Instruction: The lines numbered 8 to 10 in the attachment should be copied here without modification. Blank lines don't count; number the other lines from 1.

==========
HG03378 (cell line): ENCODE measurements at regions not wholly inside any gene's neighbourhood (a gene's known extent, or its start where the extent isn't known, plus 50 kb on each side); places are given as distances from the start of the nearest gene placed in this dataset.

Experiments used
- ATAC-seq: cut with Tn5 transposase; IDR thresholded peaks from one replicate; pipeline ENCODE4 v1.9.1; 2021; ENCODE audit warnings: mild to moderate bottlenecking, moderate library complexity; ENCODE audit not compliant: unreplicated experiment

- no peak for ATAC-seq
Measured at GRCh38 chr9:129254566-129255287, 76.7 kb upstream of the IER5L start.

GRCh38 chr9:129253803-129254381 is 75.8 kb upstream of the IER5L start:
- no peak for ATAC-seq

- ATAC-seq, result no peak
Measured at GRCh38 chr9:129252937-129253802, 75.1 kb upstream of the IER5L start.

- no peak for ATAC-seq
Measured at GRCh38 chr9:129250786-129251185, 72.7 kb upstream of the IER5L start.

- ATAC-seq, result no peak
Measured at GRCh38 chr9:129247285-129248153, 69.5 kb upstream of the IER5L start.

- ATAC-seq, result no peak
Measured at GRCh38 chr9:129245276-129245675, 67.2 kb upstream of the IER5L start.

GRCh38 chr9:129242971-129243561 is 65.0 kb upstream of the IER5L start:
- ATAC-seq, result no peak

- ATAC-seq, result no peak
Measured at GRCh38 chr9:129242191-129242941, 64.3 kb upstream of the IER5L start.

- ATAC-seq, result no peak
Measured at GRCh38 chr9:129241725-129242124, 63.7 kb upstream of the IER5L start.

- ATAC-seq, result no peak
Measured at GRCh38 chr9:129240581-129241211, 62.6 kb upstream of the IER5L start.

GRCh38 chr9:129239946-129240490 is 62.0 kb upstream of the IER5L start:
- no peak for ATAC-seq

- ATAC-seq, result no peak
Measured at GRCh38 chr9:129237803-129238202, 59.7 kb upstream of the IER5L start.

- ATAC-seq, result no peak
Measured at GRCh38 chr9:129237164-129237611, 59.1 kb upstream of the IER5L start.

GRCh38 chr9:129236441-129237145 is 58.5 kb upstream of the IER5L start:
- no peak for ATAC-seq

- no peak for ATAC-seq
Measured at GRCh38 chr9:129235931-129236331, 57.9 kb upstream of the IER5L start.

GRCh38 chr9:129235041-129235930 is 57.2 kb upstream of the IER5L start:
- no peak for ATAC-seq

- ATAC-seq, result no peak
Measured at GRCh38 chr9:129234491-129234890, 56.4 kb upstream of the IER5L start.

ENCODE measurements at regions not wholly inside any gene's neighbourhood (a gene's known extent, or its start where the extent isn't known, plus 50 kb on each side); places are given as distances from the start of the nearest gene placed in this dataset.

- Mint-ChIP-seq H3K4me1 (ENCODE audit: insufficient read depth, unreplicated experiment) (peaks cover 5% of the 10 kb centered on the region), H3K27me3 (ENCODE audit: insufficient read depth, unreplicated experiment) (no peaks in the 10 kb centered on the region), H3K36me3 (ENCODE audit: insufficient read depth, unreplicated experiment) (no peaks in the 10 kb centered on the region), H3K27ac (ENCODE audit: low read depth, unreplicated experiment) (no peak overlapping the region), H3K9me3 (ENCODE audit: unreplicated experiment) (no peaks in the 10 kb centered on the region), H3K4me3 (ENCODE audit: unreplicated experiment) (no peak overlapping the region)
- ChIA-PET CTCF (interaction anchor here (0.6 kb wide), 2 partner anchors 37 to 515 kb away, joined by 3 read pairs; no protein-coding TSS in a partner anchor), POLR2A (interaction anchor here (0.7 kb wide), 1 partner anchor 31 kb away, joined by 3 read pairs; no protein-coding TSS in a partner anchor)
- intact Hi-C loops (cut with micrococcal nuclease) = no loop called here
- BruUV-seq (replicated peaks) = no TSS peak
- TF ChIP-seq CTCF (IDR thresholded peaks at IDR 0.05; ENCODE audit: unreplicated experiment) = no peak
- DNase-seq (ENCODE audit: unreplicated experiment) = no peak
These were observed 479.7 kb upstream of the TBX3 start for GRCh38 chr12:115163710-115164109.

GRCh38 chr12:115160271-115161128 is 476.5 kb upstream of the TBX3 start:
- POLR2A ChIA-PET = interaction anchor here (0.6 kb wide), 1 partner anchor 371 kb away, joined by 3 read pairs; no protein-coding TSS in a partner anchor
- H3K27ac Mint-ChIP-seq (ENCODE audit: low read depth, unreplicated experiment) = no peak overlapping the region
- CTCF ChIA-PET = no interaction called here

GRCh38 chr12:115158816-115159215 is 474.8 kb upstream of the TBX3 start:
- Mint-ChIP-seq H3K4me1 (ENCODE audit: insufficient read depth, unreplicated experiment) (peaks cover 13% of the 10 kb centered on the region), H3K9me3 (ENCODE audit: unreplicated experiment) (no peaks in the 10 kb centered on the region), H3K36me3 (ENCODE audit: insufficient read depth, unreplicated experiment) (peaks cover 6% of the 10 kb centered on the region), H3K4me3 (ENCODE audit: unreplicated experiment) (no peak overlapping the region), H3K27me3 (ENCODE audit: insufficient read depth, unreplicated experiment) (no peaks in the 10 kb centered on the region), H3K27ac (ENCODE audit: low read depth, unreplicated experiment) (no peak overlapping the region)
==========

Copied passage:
- ATAC-seq, result no peak
Measured at GRCh38 chr9:129252937-129253802, 75.1 kb upstream of the IER5L start.

- no peak for ATAC-seq